In 2019, the former bishop’s residence of Seggau Castle is hosting “Geist & Gegenwart” for the eighth time, this year on the theme of “Das digitale Europa. Digital Europe”. This interdisciplinary forum in a European format takes place close to Austria’s borders with Italy, Slovenia and Hungary, and addresses questions relating to the boundaries between various dimensions of living together as a society.
It is therefore obvious, yet at the same time paradoxical, that this year’s Whitsun Dialogue focuses on questions relating to digitalisation, given that the three-day forum this spring falls at a time when there are numerous “analogue” developments that are of immediate urgency to a great many people – whether they use the Internet or not. The debate about Brexit, the elections to the European Parliament and a growing populism in political debate which raises questions on a global scale, especially in the light of Donald Trump’s policies, have implications affecting many people directly.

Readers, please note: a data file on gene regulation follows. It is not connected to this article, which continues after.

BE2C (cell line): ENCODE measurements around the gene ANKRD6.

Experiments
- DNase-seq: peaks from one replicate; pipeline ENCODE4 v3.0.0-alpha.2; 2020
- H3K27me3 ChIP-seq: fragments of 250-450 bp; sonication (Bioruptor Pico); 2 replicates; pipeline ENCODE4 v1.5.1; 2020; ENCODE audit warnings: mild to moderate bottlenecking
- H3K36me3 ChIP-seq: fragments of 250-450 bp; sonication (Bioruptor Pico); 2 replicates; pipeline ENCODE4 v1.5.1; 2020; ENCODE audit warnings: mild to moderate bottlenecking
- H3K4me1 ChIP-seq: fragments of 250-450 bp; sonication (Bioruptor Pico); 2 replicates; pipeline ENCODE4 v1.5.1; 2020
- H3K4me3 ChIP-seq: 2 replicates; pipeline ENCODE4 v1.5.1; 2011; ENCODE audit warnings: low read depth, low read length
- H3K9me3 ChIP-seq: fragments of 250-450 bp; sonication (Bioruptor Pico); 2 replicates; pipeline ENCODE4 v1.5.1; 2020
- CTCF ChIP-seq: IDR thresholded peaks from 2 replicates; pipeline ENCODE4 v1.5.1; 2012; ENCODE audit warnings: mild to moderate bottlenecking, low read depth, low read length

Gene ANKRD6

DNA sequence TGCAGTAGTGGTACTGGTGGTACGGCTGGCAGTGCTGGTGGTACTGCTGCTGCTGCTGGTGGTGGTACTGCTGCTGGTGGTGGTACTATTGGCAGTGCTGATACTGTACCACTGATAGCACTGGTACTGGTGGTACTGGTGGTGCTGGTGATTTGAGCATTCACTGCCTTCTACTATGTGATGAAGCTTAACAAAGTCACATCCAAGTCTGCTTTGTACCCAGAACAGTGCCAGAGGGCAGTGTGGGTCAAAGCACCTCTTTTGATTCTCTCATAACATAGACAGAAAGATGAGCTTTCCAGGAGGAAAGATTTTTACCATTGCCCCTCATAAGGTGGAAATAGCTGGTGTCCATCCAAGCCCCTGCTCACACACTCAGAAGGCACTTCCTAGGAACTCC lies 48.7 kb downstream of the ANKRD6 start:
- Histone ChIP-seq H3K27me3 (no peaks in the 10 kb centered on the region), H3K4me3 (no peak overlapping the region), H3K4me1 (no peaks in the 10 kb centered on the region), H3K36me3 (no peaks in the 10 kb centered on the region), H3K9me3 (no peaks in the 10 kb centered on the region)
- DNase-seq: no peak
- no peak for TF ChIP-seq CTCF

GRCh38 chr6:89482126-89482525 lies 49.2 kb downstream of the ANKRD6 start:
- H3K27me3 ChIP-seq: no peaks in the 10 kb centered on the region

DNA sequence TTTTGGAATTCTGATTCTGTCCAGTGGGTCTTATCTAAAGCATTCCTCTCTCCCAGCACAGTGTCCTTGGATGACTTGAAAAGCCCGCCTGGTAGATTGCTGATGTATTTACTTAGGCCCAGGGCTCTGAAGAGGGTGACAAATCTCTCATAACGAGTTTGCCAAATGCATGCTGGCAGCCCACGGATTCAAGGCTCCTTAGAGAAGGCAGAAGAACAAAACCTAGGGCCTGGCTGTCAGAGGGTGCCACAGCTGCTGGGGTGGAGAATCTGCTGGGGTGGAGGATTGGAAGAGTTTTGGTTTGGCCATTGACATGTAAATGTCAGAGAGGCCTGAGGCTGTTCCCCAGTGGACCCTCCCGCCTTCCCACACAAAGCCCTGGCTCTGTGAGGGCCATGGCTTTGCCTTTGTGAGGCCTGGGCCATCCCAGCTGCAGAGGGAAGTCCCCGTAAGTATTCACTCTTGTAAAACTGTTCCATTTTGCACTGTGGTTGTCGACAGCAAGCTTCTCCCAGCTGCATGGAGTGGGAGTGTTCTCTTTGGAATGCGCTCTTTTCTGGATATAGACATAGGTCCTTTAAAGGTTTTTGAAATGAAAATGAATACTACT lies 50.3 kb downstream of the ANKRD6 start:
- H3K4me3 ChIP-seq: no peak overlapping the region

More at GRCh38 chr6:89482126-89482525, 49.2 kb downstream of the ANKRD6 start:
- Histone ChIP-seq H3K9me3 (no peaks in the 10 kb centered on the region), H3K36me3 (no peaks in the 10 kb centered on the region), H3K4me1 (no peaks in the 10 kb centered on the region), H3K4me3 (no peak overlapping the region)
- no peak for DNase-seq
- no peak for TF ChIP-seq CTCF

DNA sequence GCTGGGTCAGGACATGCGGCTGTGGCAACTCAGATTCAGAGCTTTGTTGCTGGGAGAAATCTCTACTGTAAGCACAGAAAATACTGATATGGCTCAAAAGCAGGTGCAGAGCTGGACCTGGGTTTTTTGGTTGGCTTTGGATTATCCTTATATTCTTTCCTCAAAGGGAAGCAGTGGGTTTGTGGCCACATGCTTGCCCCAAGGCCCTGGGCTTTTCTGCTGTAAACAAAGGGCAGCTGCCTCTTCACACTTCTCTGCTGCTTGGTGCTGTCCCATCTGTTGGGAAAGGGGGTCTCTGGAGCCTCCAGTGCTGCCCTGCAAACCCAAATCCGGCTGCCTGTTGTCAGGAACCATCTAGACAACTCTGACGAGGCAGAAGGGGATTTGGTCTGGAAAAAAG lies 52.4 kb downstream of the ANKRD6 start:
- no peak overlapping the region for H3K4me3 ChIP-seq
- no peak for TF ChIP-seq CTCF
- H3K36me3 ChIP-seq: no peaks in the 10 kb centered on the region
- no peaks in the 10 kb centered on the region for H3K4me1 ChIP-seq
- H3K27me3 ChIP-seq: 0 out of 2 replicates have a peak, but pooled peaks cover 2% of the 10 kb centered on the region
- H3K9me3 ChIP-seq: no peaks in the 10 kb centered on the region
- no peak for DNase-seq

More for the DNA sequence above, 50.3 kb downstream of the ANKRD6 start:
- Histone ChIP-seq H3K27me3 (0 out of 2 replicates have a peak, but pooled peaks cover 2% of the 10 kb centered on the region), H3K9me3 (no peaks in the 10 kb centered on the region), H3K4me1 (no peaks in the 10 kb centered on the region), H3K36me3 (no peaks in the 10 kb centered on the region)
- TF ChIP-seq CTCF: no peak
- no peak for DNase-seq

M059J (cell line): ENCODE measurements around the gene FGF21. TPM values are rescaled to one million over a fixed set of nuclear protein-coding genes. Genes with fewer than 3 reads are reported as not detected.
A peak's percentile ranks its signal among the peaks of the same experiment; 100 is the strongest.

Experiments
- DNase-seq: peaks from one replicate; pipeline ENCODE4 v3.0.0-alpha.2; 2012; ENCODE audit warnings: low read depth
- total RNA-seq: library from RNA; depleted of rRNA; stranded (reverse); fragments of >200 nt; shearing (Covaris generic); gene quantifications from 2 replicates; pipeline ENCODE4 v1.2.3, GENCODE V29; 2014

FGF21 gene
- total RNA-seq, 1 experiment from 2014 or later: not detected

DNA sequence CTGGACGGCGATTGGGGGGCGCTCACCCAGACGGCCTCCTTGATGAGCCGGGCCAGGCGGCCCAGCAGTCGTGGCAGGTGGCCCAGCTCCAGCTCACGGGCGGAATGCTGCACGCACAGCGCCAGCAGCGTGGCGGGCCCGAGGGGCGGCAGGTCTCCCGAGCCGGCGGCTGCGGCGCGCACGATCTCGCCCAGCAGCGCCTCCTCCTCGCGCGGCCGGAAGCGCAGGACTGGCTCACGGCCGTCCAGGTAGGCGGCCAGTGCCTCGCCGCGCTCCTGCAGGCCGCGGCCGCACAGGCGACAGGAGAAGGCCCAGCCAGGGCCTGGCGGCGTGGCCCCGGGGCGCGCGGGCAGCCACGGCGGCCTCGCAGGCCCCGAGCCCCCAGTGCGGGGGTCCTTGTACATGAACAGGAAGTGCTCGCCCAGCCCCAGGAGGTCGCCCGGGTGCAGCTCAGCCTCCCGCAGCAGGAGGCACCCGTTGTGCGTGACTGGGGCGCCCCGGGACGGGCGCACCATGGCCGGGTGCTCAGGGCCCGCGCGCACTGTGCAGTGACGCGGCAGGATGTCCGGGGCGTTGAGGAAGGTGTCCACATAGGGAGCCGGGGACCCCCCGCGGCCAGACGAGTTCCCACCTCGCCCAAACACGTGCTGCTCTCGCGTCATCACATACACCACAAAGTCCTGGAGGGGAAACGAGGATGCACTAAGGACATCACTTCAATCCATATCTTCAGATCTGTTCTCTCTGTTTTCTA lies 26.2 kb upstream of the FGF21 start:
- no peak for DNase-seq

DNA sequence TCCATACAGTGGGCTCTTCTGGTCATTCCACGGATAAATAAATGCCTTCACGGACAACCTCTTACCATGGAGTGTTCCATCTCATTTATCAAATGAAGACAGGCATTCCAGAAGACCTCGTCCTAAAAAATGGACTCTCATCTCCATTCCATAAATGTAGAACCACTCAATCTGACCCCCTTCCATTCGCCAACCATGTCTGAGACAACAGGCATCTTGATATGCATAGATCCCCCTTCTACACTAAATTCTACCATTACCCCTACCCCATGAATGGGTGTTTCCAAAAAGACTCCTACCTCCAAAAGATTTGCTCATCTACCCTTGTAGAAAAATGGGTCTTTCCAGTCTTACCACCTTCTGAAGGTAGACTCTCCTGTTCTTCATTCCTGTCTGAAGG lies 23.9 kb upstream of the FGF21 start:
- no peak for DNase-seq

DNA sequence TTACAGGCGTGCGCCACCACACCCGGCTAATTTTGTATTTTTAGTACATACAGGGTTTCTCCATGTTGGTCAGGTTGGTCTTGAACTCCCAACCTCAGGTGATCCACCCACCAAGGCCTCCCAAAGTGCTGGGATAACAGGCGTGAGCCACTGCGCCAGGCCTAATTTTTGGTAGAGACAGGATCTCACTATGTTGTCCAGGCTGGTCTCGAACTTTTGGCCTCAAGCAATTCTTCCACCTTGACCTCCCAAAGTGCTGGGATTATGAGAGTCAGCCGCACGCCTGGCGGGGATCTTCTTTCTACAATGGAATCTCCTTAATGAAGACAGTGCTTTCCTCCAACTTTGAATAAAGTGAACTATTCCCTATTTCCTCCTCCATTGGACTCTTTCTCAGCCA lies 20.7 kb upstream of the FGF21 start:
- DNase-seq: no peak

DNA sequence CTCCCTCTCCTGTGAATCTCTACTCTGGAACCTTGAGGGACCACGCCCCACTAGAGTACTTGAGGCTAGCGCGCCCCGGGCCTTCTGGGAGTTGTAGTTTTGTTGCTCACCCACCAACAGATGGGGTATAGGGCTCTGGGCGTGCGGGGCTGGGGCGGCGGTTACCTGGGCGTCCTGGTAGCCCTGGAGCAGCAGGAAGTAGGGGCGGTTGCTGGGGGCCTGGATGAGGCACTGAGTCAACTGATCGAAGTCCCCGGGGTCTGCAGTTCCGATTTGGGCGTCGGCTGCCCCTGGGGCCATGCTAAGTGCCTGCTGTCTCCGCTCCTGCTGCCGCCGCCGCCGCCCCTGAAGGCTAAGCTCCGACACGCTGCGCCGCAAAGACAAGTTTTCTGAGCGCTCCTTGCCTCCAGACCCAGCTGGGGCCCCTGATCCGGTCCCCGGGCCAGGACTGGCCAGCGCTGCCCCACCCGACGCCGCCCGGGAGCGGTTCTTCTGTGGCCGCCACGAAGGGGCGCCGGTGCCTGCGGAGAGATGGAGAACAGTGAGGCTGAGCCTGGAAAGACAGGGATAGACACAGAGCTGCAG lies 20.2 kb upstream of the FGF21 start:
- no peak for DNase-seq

In January this year, Pope Francis said that “for as long as the Internet has existed, the church has always tried to ensure that it serves the purpose of supporting human encounters and all-encompassing solidarity.” Unfortunately, in contrast to this, we often observe that digitalisation and the kind of communication that is associated with it go hand in hand with ruthlessness at the expense of the weak, and the widespread promotion of particular interests. Especially in the light of these centrifugal forces, the positive aspiration for the kind of revitalising digitalisation of which Pope Francis spoke therefore constitutes an ongoing demand for more democracy and humanity.
I hope that this year’s symposium at Seggau Castle, close to the Christian festival of Whitsun, will once again provide a strong impetus for more thoughtfulness in the church and society.